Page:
them, at the next party congress in 2017, perhaps along with so-called sixth generation leaders like Inner Mongolia party chief Hu Chunhua.
The standing committee has as expected been cut to seven members from nine, which should ease consensus building and decision making.
Xi, who was also appointed head of the party's top military body, said in an address following the party's once-in-five years congress that he understood the people's desire for a better life but warned of severe challenges going forward.
We are not complacent, and we will never rest on our laurels, he said after introducing the other six members of the standing committee at the Great Hall of the People in a carefully choreographed ceremony carried live on state television.
Under the new conditions, our party faces many severe challenges, and there are also many pressing problems within the party that need to be resolved, particularly corruption, being divorced from the people, going through formalities and bureaucracy caused by some party officials.
The run-up to the handover has been overshadowed by the party's biggest scandal in decades, with former high-flyer Bo Xilai sacked as party boss of the southwestern Chongqing city after his wife was accused of murdering a British businessman.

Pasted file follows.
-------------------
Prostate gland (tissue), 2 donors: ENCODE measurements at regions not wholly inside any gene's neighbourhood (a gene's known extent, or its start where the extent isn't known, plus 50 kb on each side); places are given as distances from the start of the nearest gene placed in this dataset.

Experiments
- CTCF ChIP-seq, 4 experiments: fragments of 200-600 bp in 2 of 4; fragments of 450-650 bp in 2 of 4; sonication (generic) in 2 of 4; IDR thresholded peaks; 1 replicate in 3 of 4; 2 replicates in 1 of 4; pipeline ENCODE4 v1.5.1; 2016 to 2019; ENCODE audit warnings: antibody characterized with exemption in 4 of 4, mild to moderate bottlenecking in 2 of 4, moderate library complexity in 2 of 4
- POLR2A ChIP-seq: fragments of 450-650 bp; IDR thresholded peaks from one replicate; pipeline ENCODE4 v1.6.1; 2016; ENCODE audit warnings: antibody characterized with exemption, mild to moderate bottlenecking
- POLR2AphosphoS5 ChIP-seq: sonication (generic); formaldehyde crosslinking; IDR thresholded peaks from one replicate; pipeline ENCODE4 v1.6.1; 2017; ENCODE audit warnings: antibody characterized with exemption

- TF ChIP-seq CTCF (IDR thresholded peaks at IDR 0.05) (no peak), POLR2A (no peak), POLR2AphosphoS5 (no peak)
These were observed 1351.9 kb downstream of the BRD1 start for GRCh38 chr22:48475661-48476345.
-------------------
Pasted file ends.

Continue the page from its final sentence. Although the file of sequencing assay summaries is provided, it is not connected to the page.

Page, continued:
North Korean-trained economist Zhang Dejiang is expected to head the largely rubber-stamp parliament, while Shanghai party boss Yu Zhengsheng is likely to head parliament's advisory body, according to the order in which their names were announced.
Tianjin party chief Zhang Gaoli and Liu Yunshan, a conservative who has kept domestic media on a tight leash, make up the rest of the group.
Xi will take over President Hu's state position in March at the annual meeting of parliament, when Li Keqiang will succeed Premier Wen Jiabao.
Despite the problems ahead, Xi will at least not have to worry about Hu looking too much over his shoulder.
Hu has not followed his predecessor Jiang Zemin in staying on as head of the military commission after stepping down as party chief. Xi has instead directly taken over that post, strengthening his position.
Advocates of reform are pressing Xi to cut back the privileges of state-owned firms, make it easier for rural migrants to settle in cities, fix a fiscal system that encourages local governments to live off land expropriations and, above all, tether the powers of a state that they say risks suffocating growth and fanning discontent.
With growing public anger and unrest over everything from corruption to